Issa (R-SoCal): This is not about Blackwater. A repeat of the MoveOn attack on Petraeus’ patriotism. We’re seeing what they couldn’t do to our men and women in Iraq. I’m not here to defend Blackwater. I am here to defend Petraeus and men and women in military. Many here speaking as though those on the dais don’t want to attack. We do not want military guarding State personnel.

[Republicans going over time repeatedly]

Kucinich (D-OH): A British polling agency determined more than a million Iraqis have died during the war. What is the government’s position on shooting of civilians. Private contractors have vested interest in keeping this war going. Blakwater’s approach undermines the US position and jeopardizes the safety of our soldiers.

Mica (R-FL): From the outset, Democrat side have tried to discredit the President. Did a great job discrediting the Iraqi govt. On page 15, a 48% drop in deaths, they don’t want that good news to get out. On the front page, other killings by Blackwater, I don’t know what happened on the 16th, If they’re intent on criminal misconduct. We are interfering with State investigation and Criminal investigation. [Say it–say “ongoing”!] If we really want to do this, we should not be holding this hearing. I move that the committee adjourn.

The No’s have it.

[It is stunning how closely the Republicans are aligning a hearing on Blackwater with discrediting the President–what does that say???]


Erik Prince: [He is sworn in]

Waxman: there have been press reports on September 16 incident. Conflicting accounts. I want to note that for the record the request to refrain from public comment came from DOJ, not Prince or anyone else. I know you’ve been prepared to talk about it, please don’t go into it.

Prince: Blackwater dedicated, risk their lives to protect Americans overseas. Under direction and oversight, allow veterans to continue their service to the US. I am proud to be there to represent them today. Blackwater employees, all veterans. No individual protected by Blackwater has been killed. [missed the number of Blackwater who have been killed] Areas of Iraq are dangerous and challenging–attacked by terrorists. Blackwater keeps Members of Congress safe. The company are already accountable and subject to numerous treaties and contracts. We look forward to seeing what improvements are necessarily. The worldwide contract was “competitively awarded.” [Uh huh] Blackwater reports to Regional Security Officer. RSO ensures that Blackwater complies with contractual terms and any relevant laws. 1000 people serving in Iraq. Serves only defensive functions. September 16 incident–welcome FBI review, look forward to receiving their conclusions.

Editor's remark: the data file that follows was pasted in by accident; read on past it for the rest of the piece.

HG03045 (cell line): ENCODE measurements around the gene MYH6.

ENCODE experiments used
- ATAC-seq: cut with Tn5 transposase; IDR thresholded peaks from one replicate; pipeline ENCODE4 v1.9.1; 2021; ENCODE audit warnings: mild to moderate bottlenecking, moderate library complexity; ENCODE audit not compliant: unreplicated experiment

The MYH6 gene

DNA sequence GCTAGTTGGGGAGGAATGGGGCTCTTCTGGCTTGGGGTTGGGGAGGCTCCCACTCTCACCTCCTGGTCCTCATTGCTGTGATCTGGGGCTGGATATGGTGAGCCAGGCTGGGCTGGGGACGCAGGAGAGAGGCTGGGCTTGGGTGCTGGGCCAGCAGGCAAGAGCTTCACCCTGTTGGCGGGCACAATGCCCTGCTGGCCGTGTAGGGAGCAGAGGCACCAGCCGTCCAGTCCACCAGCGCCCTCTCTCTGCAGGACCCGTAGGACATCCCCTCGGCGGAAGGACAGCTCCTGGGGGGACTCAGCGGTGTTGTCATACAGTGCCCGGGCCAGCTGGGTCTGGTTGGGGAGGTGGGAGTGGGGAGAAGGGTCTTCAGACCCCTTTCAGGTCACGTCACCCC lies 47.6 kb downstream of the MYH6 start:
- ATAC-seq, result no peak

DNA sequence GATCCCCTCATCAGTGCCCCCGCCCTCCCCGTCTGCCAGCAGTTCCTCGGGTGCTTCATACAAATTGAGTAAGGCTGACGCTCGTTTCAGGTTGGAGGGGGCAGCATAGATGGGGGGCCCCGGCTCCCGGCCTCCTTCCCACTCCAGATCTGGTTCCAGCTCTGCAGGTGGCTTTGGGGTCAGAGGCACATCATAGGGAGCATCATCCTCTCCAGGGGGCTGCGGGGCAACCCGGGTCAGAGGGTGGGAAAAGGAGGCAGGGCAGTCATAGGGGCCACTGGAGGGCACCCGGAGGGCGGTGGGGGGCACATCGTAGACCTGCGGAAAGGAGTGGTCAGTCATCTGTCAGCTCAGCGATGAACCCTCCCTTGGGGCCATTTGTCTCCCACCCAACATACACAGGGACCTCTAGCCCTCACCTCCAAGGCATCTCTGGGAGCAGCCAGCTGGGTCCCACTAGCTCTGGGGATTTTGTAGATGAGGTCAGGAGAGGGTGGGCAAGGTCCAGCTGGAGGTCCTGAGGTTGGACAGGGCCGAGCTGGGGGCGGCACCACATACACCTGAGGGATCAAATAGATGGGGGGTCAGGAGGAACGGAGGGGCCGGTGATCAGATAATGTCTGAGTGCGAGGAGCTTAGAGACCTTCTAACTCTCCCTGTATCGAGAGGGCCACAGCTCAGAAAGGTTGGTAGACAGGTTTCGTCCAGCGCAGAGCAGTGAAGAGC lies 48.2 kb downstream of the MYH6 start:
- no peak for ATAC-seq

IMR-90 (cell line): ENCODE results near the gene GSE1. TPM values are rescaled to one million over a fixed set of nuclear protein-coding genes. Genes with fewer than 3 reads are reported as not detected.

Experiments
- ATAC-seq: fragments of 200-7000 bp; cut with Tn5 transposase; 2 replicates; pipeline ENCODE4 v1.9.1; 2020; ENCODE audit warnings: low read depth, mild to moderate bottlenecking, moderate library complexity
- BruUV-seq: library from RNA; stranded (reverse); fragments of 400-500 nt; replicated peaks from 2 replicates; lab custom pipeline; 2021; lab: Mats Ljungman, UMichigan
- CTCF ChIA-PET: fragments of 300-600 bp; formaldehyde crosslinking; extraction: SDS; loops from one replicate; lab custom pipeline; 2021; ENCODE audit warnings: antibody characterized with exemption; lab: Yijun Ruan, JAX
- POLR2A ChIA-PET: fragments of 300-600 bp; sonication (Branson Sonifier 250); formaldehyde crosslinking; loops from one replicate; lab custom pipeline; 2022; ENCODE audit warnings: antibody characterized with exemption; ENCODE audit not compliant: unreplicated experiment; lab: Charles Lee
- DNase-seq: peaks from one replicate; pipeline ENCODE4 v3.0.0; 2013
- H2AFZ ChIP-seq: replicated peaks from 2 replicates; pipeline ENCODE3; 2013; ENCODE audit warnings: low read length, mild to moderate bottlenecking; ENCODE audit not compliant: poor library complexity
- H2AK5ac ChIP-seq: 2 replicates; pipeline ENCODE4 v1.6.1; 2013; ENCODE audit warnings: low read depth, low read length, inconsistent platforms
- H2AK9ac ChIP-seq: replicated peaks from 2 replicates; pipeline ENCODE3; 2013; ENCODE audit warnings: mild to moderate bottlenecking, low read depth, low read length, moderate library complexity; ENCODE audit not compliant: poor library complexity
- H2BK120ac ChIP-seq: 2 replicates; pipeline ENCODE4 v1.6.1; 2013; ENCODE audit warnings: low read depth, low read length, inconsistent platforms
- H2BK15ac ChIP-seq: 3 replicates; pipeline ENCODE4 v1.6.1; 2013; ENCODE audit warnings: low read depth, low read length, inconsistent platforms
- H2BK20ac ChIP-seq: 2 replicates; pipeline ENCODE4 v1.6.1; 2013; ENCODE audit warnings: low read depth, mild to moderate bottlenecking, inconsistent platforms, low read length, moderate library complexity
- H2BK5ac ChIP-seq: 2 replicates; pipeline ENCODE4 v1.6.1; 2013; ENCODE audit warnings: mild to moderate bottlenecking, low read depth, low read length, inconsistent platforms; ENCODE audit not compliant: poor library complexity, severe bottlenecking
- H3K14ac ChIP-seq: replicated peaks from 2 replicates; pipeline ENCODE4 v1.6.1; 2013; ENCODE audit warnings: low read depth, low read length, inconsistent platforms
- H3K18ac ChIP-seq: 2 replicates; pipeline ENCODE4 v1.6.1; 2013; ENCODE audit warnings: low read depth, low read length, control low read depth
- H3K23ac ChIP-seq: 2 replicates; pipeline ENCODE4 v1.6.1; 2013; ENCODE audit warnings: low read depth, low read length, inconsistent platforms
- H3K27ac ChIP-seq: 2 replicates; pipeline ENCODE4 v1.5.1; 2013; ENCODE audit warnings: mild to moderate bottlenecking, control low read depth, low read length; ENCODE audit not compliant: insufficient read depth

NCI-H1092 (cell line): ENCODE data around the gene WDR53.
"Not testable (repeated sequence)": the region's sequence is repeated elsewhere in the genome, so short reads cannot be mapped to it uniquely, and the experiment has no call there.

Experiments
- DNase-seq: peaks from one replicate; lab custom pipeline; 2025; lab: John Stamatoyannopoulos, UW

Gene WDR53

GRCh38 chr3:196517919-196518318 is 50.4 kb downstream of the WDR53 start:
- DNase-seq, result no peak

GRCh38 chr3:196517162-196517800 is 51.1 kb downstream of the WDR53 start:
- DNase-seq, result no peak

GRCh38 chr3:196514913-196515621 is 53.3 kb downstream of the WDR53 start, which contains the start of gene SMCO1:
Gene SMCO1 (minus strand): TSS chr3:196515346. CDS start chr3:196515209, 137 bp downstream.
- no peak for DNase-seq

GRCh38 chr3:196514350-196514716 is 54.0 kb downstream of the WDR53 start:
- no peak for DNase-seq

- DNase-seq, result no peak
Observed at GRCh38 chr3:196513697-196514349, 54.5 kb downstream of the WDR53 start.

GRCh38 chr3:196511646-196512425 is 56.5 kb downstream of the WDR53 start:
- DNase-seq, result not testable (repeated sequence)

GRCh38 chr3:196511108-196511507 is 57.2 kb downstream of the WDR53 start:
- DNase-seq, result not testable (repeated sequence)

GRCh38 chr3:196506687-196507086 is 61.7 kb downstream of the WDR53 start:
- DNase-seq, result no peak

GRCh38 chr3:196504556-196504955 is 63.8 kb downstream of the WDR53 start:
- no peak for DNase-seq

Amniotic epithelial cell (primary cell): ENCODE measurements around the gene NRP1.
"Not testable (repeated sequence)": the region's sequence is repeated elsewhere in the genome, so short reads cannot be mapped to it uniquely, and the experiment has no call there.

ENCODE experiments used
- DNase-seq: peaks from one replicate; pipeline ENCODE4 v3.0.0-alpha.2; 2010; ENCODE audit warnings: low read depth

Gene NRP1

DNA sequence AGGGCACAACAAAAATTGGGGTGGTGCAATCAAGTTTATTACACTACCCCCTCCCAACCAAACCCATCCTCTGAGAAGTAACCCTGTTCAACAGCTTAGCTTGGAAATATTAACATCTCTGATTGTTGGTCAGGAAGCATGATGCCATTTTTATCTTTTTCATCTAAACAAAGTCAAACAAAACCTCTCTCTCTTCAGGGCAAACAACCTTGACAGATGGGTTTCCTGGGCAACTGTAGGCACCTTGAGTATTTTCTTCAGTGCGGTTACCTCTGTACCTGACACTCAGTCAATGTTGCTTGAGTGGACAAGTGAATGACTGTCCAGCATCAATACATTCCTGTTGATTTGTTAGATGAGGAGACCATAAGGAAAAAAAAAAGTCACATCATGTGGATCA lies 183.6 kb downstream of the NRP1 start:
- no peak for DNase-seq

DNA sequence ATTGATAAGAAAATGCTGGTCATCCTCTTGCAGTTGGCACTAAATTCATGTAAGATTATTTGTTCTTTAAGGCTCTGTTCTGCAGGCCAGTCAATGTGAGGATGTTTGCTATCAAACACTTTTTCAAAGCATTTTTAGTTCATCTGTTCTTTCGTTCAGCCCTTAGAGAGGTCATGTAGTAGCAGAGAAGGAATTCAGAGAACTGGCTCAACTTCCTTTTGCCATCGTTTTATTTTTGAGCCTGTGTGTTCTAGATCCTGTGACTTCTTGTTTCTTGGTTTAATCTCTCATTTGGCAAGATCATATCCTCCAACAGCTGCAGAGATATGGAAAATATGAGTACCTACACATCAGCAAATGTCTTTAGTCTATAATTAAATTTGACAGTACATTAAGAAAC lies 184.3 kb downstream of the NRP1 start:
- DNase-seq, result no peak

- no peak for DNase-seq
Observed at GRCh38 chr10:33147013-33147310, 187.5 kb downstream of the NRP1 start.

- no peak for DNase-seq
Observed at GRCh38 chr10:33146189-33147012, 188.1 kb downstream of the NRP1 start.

Just want to put some things in perspective. This year 1873 diplomatic details outside of Green Zone. Over 56 incidents where weapons were discharged. [Prince’s number shows that more weapons incidents this year than last, percentage basis]


Waxman: We’ve gone a major way to contract out what the govt would normally do. Your company $200,000 in contracts, now over a billion a year, quite a success. We’re paying a lot of money for privatized military. No one does better than our military. Are we paying more and getting less. A particular incident. Nov 27 2004. Plane run by Blackwater, crashed in Afghanistan. Carrying 3 active duty US personnel. Crash investigated. NTSB found that Blackwater captain behaved unprofessionally. Flying the low route “for fun,” pilots unfamiliar with the route. Flight crew joked “your a Star Wars man” “They wouldn’t pay me if they knew how much fun this was.” One senior US commander told WaPo “they act like cowboys.”

Did Blackwater’s pilots act responsibly?

Prince: I disagree that they acted like cowboys. We provided a reliable service to the AF in Afghanistan. Any time you have an accident, it’s an accident, something could have been done better. There’s no nav aids, rugged Alaska-style bush flying.

Waxman: Blackwater violated its own policies. It was your policy that required one pilot to have flown in theater for a month. One said, “I hope I’m going into the right valley. I’m just gonna go up this one.” Why didn’t Blackwater follow its own policies?

Prince: Not qualified to speak to experience of pilots. Was set to take off with two people on board, but we turned around to pick up Lt Col. The military violated their own policy. Yes, accidents happen. We’re flying more than a thousand missions a month.

Waxman: Failed to follow precautions, flight plan, etc. May have caused loss of life for the one survivor. Died of cold from inattention, no way for anyone to know where plane had landed, even though that’s a requirement. Email. Ironic he had to be a passenger on this plane, rather than be responsible for the safety of this flight. Col McMahon is asking why taxpayers should pay your company when military’s own pilots better trained and cheaper.

Prince: we were hired to fill that void. We’re doing small missions. We’re filling that gap. These strips are too small for C17s.

Waxman: You’re saying the military could not do this job?